It’s at this “divergent thinking” stage that Spotify came up with its popular Discover Weekly. It’s how Facebook’s Newsfeed became a thing. It’s how we at ProdPad ended up building the customer feedback tool we had once said we never would.

Each of these features were a departure from linear thinking, and the risk paid off. Facebook’s move from simple, static profiles to the real-time Newsfeed was a radical approach to solve a user engagement problem. Today, it’s the company’s defining feature.

Let’s think about everyday problem solving. Say your customers are suggesting that you need some “social stuff” in your app. Here are the kind of questions you might ask yourself to figure it out:

  • Are a lot of customers asking for it? Is it something that would help you meet your business goals? Your most vocal customers might make you feel like a problem is bigger than it is, while a silent majority is perfectly happy with how things are. Is this issue really a deal breaker or a nice-to-have for a minority of customers?
  • If you don’t offer social sharing options today, how are users solving the problem right now? Look to their current behavior for clues: Do they copy/paste links into tweets manually? What are they linking to? Maybe they aren’t trying to solve it at all, which indicates that it might not be as big a priority as you think it is.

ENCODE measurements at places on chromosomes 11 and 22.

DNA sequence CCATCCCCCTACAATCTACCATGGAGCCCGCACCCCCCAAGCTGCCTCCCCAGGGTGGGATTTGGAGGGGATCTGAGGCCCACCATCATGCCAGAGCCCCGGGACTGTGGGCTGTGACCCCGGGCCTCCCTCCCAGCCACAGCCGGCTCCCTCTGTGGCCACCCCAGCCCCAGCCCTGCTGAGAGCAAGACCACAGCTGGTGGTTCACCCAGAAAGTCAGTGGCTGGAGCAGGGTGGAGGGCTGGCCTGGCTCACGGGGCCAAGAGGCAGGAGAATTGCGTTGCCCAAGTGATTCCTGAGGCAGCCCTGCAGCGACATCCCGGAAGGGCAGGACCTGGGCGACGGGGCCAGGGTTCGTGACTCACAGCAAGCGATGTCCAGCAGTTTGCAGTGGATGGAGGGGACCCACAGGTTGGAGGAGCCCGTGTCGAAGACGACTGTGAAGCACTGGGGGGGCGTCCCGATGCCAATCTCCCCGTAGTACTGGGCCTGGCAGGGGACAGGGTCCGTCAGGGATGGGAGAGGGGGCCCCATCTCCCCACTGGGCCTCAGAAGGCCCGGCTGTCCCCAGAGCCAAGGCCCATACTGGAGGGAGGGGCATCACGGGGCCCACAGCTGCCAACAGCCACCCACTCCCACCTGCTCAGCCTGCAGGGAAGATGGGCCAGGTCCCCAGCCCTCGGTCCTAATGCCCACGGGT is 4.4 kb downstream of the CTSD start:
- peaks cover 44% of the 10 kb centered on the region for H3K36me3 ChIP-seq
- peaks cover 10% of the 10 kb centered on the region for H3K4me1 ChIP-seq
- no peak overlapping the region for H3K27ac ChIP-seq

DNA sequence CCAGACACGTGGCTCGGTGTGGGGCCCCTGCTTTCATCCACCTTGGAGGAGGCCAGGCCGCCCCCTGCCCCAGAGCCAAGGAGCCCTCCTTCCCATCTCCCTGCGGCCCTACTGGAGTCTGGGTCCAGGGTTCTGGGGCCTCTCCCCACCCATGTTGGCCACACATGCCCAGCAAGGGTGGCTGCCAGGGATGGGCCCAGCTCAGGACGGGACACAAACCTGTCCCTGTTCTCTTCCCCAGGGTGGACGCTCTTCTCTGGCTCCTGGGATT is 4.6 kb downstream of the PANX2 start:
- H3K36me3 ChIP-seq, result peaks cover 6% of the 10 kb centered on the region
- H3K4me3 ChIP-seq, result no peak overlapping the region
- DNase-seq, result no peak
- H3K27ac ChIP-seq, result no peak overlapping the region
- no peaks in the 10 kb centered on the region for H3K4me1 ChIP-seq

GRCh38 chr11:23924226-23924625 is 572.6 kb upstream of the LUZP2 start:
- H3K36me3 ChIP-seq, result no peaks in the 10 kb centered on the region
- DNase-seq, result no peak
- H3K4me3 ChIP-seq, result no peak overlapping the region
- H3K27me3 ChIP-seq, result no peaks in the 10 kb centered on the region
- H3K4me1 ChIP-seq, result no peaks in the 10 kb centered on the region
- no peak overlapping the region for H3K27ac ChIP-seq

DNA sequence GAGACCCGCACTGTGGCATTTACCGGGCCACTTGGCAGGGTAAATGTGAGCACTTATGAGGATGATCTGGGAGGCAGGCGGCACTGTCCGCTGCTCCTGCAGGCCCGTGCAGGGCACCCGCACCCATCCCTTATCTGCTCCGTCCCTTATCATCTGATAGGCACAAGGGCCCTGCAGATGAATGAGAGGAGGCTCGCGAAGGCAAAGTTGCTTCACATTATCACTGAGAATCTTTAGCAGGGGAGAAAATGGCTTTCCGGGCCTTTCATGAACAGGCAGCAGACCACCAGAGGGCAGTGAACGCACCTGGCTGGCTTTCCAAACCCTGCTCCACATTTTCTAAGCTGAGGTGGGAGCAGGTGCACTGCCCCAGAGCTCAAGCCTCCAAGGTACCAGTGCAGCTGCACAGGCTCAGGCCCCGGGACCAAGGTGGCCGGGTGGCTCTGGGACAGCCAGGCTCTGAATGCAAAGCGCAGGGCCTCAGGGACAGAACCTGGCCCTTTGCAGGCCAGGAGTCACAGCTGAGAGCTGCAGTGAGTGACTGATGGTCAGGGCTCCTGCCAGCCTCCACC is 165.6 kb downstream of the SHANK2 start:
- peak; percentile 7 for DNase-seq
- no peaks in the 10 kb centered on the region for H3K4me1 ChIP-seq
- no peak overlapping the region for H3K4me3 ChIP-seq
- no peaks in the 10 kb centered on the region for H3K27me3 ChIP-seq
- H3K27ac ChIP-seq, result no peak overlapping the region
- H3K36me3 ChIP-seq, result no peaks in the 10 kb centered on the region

• Why do they want to share it? What do they expect to get out of it? Why do they think it’s important for their social circles? You might realize that no one actually wants to share something as publicly as a tweet. They would rather just send it to individual friends or family via FB Messenger or Whatsapp.

As you converge onto a solution, your theme-based roadmap makes any idea genuinely possible as long as it aligns with your product strategy.

Just pop them under your roadmap card and keep rolling.

Final thoughts

Successful products don’t succeed because they build incrementally better features—they succeed because they solve problems in the best way possible.

This is why you should pay attention to theme-based roadmapping—it gives you the superpower to rally your entire organization around your best ideas.

“Successful products solve problems in the best way possible.”

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Here’s what you’ve always known: There are no benefits to building features before you know what the problem really is.Twitter Logo You don’t score points for trying to predict the future on your product roadmap.

Your real advantage is building up an ability to observe and reconcile what your users need with what’s viable for your company, and aligning every team at your company to work towards that outcome.

Gantt chart roadmaps and feature roadmap planning can’t hold a candle to this kind of agile.

Want to move fast? Be competitive? Move to the front of the pack? It’s time to reconsider the way you plan your products.